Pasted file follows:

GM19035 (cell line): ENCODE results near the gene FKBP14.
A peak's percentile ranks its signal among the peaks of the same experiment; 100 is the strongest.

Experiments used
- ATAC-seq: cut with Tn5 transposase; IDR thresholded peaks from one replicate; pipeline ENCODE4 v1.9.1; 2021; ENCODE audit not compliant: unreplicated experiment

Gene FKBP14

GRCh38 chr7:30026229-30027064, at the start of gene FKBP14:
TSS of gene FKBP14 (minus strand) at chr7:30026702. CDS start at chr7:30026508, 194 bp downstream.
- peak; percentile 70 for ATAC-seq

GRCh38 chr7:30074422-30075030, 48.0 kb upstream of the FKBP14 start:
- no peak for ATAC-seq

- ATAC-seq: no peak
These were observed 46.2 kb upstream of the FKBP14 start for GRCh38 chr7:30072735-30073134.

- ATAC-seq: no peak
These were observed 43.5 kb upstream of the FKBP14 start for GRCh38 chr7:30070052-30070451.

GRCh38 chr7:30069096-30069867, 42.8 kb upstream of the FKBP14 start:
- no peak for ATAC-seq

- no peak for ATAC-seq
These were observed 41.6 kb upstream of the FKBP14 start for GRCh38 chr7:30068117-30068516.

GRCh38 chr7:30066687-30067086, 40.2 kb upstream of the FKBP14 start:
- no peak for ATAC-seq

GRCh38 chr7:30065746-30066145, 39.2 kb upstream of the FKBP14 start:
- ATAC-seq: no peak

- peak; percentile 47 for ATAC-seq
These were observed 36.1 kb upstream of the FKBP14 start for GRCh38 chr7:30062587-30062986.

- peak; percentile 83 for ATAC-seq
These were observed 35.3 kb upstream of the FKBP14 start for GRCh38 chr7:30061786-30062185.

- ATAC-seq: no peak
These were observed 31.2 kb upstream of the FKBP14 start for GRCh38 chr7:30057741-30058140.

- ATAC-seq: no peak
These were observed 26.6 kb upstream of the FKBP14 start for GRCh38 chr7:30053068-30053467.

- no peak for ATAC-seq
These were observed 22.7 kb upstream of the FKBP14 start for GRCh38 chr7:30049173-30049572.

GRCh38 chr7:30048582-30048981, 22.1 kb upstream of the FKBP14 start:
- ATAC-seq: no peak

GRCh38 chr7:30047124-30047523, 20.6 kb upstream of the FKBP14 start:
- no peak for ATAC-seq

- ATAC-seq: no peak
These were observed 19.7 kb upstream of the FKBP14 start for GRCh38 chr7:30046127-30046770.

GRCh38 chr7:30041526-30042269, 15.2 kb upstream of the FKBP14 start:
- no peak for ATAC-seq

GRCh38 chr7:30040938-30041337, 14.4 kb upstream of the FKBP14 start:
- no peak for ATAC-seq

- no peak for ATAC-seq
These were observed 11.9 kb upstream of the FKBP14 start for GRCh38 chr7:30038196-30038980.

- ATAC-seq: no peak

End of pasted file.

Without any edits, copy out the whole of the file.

GM19035 (cell line): ENCODE results near the gene FKBP14.
A peak's percentile ranks its signal among the peaks of the same experiment; 100 is the strongest.

Experiments used
- ATAC-seq: cut with Tn5 transposase; IDR thresholded peaks from one replicate; pipeline ENCODE4 v1.9.1; 2021; ENCODE audit not compliant: unreplicated experiment

Gene FKBP14

GRCh38 chr7:30026229-30027064, at the start of gene FKBP14:
TSS of gene FKBP14 (minus strand) at chr7:30026702. CDS start at chr7:30026508, 194 bp downstream.
- peak; percentile 70 for ATAC-seq

GRCh38 chr7:30074422-30075030, 48.0 kb upstream of the FKBP14 start:
- no peak for ATAC-seq

- ATAC-seq: no peak
These were observed 46.2 kb upstream of the FKBP14 start for GRCh38 chr7:30072735-30073134.

- ATAC-seq: no peak
These were observed 43.5 kb upstream of the FKBP14 start for GRCh38 chr7:30070052-30070451.

GRCh38 chr7:30069096-30069867, 42.8 kb upstream of the FKBP14 start:
- no peak for ATAC-seq

- no peak for ATAC-seq
These were observed 41.6 kb upstream of the FKBP14 start for GRCh38 chr7:30068117-30068516.

GRCh38 chr7:30066687-30067086, 40.2 kb upstream of the FKBP14 start:
- no peak for ATAC-seq

GRCh38 chr7:30065746-30066145, 39.2 kb upstream of the FKBP14 start:
- ATAC-seq: no peak

- peak; percentile 47 for ATAC-seq
These were observed 36.1 kb upstream of the FKBP14 start for GRCh38 chr7:30062587-30062986.

- peak; percentile 83 for ATAC-seq
These were observed 35.3 kb upstream of the FKBP14 start for GRCh38 chr7:30061786-30062185.

- ATAC-seq: no peak
These were observed 31.2 kb upstream of the FKBP14 start for GRCh38 chr7:30057741-30058140.

- ATAC-seq: no peak
These were observed 26.6 kb upstream of the FKBP14 start for GRCh38 chr7:30053068-30053467.

- no peak for ATAC-seq
These were observed 22.7 kb upstream of the FKBP14 start for GRCh38 chr7:30049173-30049572.

GRCh38 chr7:30048582-30048981, 22.1 kb upstream of the FKBP14 start:
- ATAC-seq: no peak

GRCh38 chr7:30047124-30047523, 20.6 kb upstream of the FKBP14 start:
- no peak for ATAC-seq

- ATAC-seq: no peak
These were observed 19.7 kb upstream of the FKBP14 start for GRCh38 chr7:30046127-30046770.

GRCh38 chr7:30041526-30042269, 15.2 kb upstream of the FKBP14 start:
- no peak for ATAC-seq

GRCh38 chr7:30040938-30041337, 14.4 kb upstream of the FKBP14 start:
- no peak for ATAC-seq

- no peak for ATAC-seq
These were observed 11.9 kb upstream of the FKBP14 start for GRCh38 chr7:30038196-30038980.

- ATAC-seq: no peak